January 14, 2019 at 9:34 pm EST | by Michael K. Lavers
Pompeo trip to Egypt prompts renewed calls for US to cut aid
Secretary of State Mike Pompeo’s trip to Egypt last week has prompted renewed calls for the U.S. to cut aid over the country’s anti-LGBTI human rights record.

Secretary of State Mike Pompeo’s trip to Egypt last week has prompted renewed calls for the U.S. to cut aid to the country over its anti-LGBTI human rights record.

Pompeo on Jan. 10 met with Egyptian President Abdel-Fattah el-Sissi in Cairo. Deputy State Department Spokesperson Robert Palladino in a readout of the meeting said Pompeo “reiterated the United States’ commitment to the strategic partnership with Egypt and in its fight against our common security threats, including terrorism and the Iranian regime’s malign influence.”

“The secretary thanked President Sisi for his leadership in advancing religious tolerance, including by promoting the equality of all Egyptians,” said the readout. “The secretary also emphasized the importance of the protection of human rights and the vital role civil society plays in giving a voice to all citizens to help address their countries’ challenges.”

Pompeo in a speech he delivered at American University in Cairo on Jan. 10 reiterated the same message.

“As we seek an even stronger partnership with Egypt, we encourage President Sisi to unleash the creative energy of Egypt’s people, unfetter the economy, and promote a free and open exchange of ideas,” said Pompeo. “The progress made to date can continue.”

“I also applaud President Sisi’s efforts to promote religious freedom, which stands as an example for all leaders and all peoples of the Middle East,” added Pompeo, who welcomed last month’s acquittal of American citizens and dozens of others who were convicted of receiving funds for their non-governmental organizations. “I was happy to see our citizens, wrongly convicted of improperly operating NGOs here, finally be acquitted. And we strongly support President Sisi’s initiative to amend Egyptian law so that this does not happen again. More work certainly needs to be done to maximize the potential of the Egyptian nation and its people. I’m glad that America will be a partner in those efforts.”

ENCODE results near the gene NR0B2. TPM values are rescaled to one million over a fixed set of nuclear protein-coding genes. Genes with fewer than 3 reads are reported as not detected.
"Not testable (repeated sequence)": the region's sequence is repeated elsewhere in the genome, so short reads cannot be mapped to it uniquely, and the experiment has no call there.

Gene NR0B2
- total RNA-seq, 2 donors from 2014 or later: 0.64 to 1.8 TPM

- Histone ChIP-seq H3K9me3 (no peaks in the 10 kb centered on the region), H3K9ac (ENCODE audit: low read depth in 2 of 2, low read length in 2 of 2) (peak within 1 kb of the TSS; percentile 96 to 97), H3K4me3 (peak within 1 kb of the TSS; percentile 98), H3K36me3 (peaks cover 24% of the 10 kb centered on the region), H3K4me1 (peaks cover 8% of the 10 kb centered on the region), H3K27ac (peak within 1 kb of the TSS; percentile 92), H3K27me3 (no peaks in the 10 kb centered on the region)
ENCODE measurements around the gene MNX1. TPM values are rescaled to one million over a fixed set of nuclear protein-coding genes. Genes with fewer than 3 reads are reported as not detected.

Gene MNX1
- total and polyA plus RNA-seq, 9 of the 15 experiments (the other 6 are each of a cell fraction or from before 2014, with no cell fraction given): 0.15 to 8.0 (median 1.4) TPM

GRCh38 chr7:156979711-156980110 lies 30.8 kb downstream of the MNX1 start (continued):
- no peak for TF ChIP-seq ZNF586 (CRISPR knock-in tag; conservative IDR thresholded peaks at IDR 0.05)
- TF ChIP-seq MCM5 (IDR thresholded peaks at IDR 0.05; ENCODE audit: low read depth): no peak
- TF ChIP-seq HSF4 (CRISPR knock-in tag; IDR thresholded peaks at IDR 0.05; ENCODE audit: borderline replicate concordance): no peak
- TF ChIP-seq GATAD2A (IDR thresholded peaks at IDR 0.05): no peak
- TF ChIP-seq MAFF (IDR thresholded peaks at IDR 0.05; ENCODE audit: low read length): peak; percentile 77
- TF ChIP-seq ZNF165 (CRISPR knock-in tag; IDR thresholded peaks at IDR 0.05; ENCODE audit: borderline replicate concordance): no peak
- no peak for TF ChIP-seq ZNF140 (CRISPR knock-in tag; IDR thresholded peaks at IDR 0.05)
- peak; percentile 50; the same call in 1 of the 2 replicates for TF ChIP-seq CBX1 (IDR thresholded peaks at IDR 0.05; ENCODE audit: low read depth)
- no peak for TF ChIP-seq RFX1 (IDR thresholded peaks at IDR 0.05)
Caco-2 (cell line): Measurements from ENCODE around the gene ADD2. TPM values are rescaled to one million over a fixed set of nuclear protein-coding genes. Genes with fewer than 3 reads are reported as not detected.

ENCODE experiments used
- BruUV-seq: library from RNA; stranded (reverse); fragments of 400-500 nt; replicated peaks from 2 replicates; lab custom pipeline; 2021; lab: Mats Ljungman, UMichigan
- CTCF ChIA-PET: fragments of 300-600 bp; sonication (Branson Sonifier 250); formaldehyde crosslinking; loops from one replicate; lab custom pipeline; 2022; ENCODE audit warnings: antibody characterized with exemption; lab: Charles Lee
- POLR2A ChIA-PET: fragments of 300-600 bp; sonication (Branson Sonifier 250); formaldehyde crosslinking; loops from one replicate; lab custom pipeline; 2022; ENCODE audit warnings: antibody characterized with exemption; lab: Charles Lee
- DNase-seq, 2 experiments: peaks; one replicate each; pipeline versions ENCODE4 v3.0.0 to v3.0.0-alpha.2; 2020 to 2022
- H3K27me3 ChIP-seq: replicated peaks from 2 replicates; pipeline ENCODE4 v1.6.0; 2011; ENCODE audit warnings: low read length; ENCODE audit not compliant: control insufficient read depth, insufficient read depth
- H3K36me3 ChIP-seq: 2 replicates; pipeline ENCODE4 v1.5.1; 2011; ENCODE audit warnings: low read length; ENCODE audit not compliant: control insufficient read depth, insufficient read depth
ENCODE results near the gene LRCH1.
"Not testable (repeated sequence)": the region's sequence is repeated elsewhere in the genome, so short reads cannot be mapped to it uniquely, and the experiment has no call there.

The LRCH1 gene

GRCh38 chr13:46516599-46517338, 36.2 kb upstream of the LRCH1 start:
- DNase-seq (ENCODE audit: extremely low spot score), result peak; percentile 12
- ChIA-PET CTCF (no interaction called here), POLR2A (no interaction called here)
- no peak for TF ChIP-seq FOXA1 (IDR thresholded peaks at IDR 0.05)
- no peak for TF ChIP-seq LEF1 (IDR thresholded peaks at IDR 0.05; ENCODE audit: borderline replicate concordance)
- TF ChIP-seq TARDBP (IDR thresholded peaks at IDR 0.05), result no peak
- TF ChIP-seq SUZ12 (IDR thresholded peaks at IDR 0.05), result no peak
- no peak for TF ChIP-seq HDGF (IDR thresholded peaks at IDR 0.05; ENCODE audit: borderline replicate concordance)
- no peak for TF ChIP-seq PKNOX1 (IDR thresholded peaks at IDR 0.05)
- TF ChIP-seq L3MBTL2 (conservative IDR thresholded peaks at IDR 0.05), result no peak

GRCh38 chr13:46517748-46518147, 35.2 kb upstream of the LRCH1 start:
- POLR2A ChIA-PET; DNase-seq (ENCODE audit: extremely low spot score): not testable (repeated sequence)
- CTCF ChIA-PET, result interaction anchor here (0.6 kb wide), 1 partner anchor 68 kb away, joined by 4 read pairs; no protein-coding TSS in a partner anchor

‘US should not be bankrolling their repression’

The bombing of a tour bus near the Giza pyramids last month killed four people and injured nearly a dozen others.

An affiliate of the so-called Islamic State in 2017 killed more than 300 people at a mosque in Bir al-Abed, a town that is located in the northern Sinai Peninsula. Terrorists also continue to target Coptic Christians in the country.

The State Department notes Egypt received more than $1.34 billion in aid from the U.S. in fiscal year 2017, with nearly $1.24 billion of it going to “peace and security sectors.” Egypt received nearly $1.45 billion in aid from the U.S. in fiscal year 2016.

El-Sissi has been in power since he ousted then-President Mohammed Morsi of the Muslim Brotherhood, a now outlawed Islamist group, in 2013.

The State Department’s 2017 human rights report notes the arrest of LGBTI people are among “the most significant human rights issues” in Egypt.

Egyptian police in September 2017 arrested seven people who waived a rainbow flag during a Cairo concert that featured Mashrou’ Leila, a Lebanese rock band with an openly gay lead singer who publicly champions LGBTI rights. Reports indicate many of the dozens of LGBTI Egyptians who were subsequently arrested underwent so-called anal tests to determine whether they engaged in same-sex sexual activity.